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I try to find prices for intercity buses in Israel, but I always get to very bad designed website of a company representative (Egged Transport) with huge tables of stops and “other currency” instead of shekels.

So how can I calculate the exact cost of the trip from point A to point B in Israel? Are there any pitfalls with traveling without loyalty card like Rav Card? Is it true that the cost of up to 20 shekels can not be paid by debit card?

Bowing to the feet of those who'll help me figure out before my upcoming hitchhiking trip.

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Egged's English site isn't pretty, but contains the prices. Choose origin and destination, search, then click "trip summary" to see the price.

However, Egged is not the only inter-city bus operator in Israel. Other operators, like Kavim and Metropolin have even worse sites, and in Hebrew only.

Paying small sums in credit is uncommon in Israel, often cards (credit/debit usually doesn't matter) are refused under 30 shekels. Paying with a card on a bus is also unusual.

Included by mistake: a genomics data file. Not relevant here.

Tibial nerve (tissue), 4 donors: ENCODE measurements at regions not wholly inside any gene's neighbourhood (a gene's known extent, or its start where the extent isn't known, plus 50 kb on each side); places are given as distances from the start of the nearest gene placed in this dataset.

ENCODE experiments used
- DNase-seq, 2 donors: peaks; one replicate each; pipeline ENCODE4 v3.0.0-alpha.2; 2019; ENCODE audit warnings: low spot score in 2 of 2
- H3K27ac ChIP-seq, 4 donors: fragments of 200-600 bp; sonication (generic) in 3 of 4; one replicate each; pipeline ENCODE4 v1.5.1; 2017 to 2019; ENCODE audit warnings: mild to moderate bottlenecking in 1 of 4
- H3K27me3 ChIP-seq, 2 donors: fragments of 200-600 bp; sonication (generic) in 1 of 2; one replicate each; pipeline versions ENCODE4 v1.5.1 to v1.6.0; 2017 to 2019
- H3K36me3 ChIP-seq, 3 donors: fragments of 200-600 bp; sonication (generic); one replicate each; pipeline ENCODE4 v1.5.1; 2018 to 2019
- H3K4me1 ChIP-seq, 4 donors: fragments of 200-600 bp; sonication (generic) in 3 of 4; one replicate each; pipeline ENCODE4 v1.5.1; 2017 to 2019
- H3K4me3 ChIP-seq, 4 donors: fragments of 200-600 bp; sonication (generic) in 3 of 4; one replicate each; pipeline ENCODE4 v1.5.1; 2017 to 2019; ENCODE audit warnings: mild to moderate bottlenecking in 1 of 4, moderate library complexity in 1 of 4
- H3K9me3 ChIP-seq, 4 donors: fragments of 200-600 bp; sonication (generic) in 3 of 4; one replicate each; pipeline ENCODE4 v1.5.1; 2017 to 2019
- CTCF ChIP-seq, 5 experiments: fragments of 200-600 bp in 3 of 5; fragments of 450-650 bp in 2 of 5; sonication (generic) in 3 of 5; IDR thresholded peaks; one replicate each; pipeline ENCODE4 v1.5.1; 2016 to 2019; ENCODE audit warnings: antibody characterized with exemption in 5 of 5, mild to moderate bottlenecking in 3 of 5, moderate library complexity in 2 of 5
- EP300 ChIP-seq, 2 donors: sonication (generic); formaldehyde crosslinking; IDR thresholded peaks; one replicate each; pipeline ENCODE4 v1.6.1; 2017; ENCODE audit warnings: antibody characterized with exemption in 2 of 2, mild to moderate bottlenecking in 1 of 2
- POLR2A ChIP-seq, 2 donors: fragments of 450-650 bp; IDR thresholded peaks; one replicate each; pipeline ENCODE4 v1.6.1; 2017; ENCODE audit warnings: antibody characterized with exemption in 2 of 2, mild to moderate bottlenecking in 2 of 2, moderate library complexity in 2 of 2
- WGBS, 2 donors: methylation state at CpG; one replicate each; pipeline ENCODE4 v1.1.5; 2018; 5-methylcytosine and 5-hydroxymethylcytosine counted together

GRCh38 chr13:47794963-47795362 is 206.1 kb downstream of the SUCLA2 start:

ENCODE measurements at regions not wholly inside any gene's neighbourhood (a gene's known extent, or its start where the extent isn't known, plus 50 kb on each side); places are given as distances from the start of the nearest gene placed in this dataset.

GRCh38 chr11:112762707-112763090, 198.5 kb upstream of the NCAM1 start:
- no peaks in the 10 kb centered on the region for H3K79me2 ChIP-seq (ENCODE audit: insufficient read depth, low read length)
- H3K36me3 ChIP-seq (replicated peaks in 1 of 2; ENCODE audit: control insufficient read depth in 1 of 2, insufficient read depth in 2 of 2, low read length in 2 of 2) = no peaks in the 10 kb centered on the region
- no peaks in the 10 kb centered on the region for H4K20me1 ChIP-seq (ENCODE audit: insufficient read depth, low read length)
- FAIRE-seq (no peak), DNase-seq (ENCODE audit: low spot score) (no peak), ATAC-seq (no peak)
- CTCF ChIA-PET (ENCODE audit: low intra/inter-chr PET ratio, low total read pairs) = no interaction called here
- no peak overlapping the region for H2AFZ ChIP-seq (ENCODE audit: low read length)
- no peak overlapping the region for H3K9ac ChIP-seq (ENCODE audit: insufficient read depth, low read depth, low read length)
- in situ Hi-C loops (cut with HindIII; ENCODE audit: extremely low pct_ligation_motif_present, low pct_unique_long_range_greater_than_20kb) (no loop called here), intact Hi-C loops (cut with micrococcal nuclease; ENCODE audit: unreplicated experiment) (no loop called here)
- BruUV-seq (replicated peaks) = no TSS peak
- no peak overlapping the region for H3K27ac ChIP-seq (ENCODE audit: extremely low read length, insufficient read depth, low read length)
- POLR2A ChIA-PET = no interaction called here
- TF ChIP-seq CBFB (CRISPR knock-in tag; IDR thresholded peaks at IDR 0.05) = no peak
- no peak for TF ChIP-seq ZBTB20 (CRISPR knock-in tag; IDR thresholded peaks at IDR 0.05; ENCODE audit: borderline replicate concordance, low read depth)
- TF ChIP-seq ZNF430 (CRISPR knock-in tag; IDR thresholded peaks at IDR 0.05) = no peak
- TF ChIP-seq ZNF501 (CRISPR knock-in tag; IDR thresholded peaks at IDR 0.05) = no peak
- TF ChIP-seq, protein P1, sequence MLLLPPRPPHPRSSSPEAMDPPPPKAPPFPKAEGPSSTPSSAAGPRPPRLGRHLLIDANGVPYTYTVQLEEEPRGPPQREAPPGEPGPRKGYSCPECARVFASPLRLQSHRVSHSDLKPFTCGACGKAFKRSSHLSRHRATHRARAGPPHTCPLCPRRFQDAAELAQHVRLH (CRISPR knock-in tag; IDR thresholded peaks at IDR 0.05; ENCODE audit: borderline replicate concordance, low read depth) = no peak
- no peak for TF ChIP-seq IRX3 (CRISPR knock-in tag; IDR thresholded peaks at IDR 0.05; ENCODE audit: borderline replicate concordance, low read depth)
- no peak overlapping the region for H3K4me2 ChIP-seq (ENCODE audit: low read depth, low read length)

I think there are two options:

  1. Pay cash.
  2. Buy a Rav-Kav for 5 shekels and charge it. It may be difficult to know how much to charge, or to get refunded for remaining credit.
  • Is there a different fee for a few stops or you pay once for the whole ride? – chzzh Feb 14 at 18:30
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    @chzzh You pay for the whole ride. On a city bus, you pay for an hour and a half, so you can change buses on the same ticket. If you get a Rav-Kav, you can also charge it with a day ticket for a particular area (e.g Jerusalem) and travel by any and all public transportation within that area. For example, a day ticket that includes all the country except the lines to Eilat will cost you 65 shekels, if I remember correctly. It includes trains, inter-city buses, city buses and the light rail in Jerusalem. – Galastel Mar 17 at 0:58

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